The Toshiba Satellite P775 is one juicy laptop. This 17.3-inch machine packs a second-generation Intel Core i7 processor, a 3D-capable screen, and a host of other hardware delights. We've had a sneaky peek at the P775, which will be released in the UK in a few weeks for a currently undisclosed price. Here are our first impressions.
The P775 doesn't do anything we haven't seen before on other laptops, but it ties so many high-end components together in one package that we can't help but pay attention.
You can't expect a hardware heavyweight like this to be portable, so it's no surprise that this laptop weighs a mammoth 3kg. Your spine won't thank you if you try and lug it around all day. It's big too, measuring 414 by 28 by 274mm. This PC definitely falls into the desktop-replacement category.
At least that extra space has been put to good use, though. Down the sides, you'll spot VGA and HDMI outputs, four USB ports, an Ethernet jack, and a Blu-ray drive. That's a decent range of connection options.
With many 3D-capable laptops, you have to plug an Nvidia 3D infrared receiver into a USB port, so that it can communicate with Nvidia's 3D Vision glasses. The P775 frees up a USB port by discreetly sticking the receiver in the bezel.
We've had a go with the 3D tech, and it looks impressive, although, again, it's nothing we haven't seen before. You'll probably enjoy watching 3D Blu-rays if you're patient enough to watch a whole movie on your laptop, but, in our experience, 3D gaming can be rather hit and miss -- we've previously encountered no end of weird screen-popping glitches while playing 3D titles. 3D capability on a laptop is a cool feature, but not necessarily one that's worth shelling out a huge pile of dosh for.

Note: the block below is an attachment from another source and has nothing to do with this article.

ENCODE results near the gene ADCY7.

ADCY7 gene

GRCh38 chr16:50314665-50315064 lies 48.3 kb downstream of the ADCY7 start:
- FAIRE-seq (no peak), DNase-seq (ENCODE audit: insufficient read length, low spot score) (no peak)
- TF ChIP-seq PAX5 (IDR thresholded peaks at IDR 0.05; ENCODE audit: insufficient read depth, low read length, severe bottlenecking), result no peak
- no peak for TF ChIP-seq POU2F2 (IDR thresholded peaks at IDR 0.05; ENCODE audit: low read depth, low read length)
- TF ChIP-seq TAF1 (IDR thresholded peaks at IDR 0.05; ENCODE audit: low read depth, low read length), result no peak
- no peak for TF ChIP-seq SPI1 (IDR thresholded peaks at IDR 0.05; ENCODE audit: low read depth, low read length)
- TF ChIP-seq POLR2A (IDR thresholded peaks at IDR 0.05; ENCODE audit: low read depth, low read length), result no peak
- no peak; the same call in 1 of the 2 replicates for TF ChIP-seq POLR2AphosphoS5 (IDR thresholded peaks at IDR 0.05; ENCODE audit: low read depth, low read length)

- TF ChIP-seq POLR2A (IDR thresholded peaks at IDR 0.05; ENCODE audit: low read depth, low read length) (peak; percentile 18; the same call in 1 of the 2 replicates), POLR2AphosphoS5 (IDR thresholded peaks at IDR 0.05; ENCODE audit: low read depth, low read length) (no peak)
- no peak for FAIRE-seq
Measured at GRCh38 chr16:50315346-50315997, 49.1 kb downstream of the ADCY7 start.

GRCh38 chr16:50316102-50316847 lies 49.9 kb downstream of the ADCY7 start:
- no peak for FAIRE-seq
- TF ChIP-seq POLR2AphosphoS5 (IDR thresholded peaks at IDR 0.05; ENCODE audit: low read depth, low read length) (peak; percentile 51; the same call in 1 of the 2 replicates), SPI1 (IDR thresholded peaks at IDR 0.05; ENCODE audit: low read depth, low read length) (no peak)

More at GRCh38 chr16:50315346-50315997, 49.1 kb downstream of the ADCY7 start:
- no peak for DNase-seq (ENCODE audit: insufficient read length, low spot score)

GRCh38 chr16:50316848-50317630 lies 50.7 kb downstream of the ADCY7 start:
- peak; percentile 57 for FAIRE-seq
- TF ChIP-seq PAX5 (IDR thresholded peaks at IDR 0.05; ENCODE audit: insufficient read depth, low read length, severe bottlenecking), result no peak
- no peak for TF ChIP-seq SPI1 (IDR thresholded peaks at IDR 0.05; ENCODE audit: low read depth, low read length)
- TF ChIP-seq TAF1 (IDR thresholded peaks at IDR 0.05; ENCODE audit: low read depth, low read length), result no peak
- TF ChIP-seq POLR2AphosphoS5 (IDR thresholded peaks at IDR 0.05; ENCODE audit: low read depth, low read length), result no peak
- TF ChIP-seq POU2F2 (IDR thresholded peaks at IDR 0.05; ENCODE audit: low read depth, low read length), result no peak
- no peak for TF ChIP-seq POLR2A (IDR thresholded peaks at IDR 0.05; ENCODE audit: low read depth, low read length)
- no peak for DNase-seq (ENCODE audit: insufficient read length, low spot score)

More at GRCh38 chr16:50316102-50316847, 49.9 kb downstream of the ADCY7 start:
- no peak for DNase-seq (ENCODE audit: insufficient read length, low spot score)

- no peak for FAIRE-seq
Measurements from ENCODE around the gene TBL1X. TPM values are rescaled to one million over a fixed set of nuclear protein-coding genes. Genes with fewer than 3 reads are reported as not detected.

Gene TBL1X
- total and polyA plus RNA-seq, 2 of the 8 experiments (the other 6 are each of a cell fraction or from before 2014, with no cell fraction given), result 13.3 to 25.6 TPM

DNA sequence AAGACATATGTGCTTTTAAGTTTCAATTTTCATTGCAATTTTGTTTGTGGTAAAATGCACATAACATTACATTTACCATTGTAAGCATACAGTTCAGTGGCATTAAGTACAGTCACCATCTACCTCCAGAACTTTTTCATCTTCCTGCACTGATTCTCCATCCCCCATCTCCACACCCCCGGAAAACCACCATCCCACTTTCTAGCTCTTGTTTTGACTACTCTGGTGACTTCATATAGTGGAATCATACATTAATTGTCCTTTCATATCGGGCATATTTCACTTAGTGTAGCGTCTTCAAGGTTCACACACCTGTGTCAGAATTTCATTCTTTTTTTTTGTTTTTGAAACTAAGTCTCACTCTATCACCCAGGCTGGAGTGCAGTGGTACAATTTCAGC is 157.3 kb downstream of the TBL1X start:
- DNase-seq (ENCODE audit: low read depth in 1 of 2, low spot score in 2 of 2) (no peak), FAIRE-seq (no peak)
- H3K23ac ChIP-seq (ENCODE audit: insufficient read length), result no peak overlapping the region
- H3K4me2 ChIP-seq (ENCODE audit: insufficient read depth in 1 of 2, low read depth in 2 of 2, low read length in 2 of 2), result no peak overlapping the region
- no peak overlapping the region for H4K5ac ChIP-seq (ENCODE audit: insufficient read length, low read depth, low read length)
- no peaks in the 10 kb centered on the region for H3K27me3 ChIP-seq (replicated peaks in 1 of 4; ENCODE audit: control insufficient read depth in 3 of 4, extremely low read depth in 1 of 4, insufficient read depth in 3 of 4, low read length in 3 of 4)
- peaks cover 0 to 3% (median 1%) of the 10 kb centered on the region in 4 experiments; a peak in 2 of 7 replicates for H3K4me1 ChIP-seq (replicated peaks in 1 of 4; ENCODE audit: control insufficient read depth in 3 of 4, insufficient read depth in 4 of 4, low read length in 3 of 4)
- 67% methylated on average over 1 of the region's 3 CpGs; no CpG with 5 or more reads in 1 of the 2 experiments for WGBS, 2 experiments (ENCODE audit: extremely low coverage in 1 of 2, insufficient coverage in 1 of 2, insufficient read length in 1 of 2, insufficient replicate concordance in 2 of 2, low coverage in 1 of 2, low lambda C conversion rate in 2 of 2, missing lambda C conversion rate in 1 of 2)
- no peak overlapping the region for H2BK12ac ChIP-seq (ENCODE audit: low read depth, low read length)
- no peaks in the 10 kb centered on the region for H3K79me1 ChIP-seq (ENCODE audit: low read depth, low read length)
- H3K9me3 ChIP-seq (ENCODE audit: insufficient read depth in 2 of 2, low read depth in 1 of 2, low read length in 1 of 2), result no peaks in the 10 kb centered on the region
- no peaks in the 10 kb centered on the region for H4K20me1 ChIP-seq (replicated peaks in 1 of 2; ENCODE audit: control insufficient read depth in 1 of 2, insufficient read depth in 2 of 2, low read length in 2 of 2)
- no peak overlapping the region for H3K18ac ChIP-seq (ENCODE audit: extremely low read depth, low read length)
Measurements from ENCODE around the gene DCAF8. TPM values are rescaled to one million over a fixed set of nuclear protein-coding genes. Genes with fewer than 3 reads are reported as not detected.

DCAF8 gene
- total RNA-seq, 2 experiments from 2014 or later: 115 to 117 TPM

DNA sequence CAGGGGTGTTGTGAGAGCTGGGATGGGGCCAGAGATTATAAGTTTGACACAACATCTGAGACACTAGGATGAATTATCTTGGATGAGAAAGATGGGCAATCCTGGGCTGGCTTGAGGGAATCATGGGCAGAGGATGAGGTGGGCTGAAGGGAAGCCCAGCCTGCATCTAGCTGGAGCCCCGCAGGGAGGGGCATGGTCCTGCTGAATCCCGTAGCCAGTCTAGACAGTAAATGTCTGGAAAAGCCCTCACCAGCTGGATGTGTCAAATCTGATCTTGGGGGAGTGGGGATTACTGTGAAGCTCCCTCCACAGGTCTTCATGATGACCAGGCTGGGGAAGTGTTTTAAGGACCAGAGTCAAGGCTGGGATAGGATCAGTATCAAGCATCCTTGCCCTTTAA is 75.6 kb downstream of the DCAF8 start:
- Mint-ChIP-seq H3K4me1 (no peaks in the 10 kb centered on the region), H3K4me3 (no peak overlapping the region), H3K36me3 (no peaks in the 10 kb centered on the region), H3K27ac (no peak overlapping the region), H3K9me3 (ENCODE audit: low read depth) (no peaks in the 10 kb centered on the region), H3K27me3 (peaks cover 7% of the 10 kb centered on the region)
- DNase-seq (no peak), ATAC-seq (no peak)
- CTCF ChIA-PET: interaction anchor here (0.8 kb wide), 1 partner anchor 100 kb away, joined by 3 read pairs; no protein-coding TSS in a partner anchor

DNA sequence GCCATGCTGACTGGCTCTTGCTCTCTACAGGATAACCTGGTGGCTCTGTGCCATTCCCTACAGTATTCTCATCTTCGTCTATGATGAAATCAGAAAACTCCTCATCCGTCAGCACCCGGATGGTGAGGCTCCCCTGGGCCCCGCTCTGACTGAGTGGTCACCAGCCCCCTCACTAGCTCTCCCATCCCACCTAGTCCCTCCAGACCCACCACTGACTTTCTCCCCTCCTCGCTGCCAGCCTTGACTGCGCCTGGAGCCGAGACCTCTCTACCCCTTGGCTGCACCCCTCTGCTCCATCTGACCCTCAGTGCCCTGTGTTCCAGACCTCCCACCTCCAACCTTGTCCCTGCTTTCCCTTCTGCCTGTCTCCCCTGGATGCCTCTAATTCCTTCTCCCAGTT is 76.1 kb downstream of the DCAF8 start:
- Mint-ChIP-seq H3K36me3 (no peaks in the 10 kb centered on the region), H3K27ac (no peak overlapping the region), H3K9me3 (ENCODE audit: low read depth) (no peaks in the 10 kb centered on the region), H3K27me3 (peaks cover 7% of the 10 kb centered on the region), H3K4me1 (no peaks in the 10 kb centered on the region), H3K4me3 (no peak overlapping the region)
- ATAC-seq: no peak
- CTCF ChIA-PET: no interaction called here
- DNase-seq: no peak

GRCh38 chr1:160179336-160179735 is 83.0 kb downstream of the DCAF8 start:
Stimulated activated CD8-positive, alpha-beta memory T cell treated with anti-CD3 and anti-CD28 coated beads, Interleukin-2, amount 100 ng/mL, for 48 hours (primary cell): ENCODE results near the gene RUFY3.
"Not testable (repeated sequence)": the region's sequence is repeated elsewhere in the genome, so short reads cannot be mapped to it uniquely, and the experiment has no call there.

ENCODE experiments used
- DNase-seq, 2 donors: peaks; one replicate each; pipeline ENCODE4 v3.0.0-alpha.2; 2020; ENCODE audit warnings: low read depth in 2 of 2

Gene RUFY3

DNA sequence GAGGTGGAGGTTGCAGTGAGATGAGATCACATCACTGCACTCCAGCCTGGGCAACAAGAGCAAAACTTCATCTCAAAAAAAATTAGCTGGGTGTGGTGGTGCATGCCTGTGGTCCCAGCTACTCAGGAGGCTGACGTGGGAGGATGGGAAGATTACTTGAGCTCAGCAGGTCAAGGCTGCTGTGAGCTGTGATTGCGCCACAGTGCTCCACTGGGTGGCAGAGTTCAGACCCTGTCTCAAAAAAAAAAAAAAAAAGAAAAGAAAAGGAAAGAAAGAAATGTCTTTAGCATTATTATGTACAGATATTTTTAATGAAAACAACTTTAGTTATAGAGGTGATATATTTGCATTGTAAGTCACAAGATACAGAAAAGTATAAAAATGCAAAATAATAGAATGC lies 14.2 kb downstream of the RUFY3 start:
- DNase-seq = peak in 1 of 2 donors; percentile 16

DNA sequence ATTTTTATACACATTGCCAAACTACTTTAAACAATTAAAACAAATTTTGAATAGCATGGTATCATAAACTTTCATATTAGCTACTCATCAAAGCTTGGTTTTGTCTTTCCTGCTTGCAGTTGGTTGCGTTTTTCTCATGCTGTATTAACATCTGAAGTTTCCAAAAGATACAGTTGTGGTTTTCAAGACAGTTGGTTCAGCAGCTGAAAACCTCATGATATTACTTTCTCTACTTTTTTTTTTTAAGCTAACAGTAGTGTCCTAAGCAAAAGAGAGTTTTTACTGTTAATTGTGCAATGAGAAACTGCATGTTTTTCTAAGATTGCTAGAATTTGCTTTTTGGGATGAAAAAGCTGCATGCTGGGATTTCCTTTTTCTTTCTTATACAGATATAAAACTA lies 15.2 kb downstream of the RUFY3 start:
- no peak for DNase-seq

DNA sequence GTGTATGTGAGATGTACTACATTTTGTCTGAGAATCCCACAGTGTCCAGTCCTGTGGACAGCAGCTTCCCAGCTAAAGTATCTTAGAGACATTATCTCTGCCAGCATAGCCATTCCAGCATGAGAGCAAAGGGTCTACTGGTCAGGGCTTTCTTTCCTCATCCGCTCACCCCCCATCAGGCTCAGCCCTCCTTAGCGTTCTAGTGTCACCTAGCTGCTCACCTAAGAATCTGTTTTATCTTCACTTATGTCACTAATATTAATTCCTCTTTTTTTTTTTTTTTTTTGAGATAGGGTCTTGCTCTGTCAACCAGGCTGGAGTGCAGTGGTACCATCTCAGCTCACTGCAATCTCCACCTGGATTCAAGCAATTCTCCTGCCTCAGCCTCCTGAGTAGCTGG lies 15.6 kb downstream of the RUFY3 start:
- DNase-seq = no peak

What is worth a significant amount of moolah, however, is the skull-shatteringly speedy Intel Core i7 CPU that powers the P775. There are also a few different RAM options -- we're informed you'll be able to configure up to 8GB of DDR3 memory -- and the laptop packs an Nvidia GeForce GT 540M graphics card too.
We reckon these components will make this laptop more than capable of handling cutting-edge games. Wait for our full review -- and our benchmark scores -- before rushing out to the shops, though.
We need more time with the display before we can deliver a proper verdict, but its 1,600x900-pixel resolution means your hi-def movies and hi-res photos should look sharp.
The P775 also features Toshiba's Resolution+ tech, which means the laptop is capable of 2D-to-3D conversion, both on its own screen and on a 3D telly, via HDMI. We've never seen any gadget make 2D video look good in 3D, though.
We're thoroughly looking forward to reviewing the Toshiba Satellite P775 when it lands in the UK. If its performance is as good as we suspect it will be and it doesn't cost too much, Toshiba may be onto a winner. Stay tuned for the full verdict.
Edited by Charles Kloet